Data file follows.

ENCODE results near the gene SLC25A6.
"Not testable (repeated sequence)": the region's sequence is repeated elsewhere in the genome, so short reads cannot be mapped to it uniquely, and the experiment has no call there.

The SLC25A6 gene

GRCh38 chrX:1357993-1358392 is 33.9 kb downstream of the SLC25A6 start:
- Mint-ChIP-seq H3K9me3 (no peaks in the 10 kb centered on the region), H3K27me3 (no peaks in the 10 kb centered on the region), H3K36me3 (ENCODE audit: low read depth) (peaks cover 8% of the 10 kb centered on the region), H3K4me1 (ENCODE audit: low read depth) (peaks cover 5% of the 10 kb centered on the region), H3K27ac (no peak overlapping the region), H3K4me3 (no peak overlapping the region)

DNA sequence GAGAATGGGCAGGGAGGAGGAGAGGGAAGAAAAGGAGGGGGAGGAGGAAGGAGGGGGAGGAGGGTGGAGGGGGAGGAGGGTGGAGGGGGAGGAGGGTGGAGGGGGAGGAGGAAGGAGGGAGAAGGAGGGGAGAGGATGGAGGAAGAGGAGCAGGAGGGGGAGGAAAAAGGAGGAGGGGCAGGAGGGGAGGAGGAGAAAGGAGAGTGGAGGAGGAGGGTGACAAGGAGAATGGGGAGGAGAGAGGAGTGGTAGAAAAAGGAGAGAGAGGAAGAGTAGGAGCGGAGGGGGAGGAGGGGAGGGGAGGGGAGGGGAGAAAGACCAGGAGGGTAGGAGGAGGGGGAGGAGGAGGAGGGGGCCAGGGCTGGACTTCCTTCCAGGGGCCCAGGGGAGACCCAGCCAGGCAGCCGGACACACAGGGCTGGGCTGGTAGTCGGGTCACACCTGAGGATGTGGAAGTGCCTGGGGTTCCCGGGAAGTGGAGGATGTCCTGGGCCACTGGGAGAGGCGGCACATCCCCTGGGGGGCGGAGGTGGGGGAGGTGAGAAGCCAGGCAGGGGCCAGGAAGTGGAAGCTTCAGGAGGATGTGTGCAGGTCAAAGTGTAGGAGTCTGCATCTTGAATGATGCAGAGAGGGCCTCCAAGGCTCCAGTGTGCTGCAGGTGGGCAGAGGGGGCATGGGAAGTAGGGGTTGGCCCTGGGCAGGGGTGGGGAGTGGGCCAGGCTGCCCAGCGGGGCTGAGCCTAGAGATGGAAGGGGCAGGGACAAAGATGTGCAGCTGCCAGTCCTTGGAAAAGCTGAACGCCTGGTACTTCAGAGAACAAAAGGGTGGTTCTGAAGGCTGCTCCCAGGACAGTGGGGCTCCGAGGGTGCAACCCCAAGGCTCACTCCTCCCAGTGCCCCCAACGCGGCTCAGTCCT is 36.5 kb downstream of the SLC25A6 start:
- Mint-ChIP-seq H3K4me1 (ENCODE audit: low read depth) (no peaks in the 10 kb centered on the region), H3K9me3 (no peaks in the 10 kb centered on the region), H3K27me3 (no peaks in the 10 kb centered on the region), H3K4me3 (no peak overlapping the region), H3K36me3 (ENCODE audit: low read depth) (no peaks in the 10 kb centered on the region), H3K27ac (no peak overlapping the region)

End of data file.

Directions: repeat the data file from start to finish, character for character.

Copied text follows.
ENCODE results near the gene SLC25A6.
"Not testable (repeated sequence)": the region's sequence is repeated elsewhere in the genome, so short reads cannot be mapped to it uniquely, and the experiment has no call there.

The SLC25A6 gene

GRCh38 chrX:1357993-1358392 is 33.9 kb downstream of the SLC25A6 start:
- Mint-ChIP-seq H3K9me3 (no peaks in the 10 kb centered on the region), H3K27me3 (no peaks in the 10 kb centered on the region), H3K36me3 (ENCODE audit: low read depth) (peaks cover 8% of the 10 kb centered on the region), H3K4me1 (ENCODE audit: low read depth) (peaks cover 5% of the 10 kb centered on the region), H3K27ac (no peak overlapping the region), H3K4me3 (no peak overlapping the region)

DNA sequence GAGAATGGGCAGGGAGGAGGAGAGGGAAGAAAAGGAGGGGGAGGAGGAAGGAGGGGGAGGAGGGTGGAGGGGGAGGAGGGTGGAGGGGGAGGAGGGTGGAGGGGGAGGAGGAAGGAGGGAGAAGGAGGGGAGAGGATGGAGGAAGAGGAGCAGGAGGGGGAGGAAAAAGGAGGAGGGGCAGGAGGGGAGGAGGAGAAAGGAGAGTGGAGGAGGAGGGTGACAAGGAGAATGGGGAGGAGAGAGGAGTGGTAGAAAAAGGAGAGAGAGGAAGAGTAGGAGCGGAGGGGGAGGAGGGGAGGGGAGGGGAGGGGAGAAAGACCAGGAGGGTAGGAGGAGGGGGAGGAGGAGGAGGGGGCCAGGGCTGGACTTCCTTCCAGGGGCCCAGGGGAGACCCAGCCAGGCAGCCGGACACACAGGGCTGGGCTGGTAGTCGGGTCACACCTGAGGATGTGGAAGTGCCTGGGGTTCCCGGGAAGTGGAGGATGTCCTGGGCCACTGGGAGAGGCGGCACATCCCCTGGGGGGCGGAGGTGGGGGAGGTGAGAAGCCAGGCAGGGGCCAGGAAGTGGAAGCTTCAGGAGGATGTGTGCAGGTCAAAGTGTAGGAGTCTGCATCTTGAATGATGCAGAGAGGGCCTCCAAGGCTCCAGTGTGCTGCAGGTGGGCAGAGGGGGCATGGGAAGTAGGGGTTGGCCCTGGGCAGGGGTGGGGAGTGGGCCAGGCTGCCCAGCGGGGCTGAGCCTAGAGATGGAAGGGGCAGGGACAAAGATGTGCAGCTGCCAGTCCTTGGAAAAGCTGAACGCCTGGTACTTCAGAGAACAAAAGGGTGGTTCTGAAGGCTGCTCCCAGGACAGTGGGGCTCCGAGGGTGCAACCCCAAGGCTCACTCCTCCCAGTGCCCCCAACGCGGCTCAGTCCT is 36.5 kb downstream of the SLC25A6 start:
- Mint-ChIP-seq H3K4me1 (ENCODE audit: low read depth) (no peaks in the 10 kb centered on the region), H3K9me3 (no peaks in the 10 kb centered on the region), H3K27me3 (no peaks in the 10 kb centered on the region), H3K4me3 (no peak overlapping the region), H3K36me3 (ENCODE audit: low read depth) (no peaks in the 10 kb centered on the region), H3K27ac (no peak overlapping the region)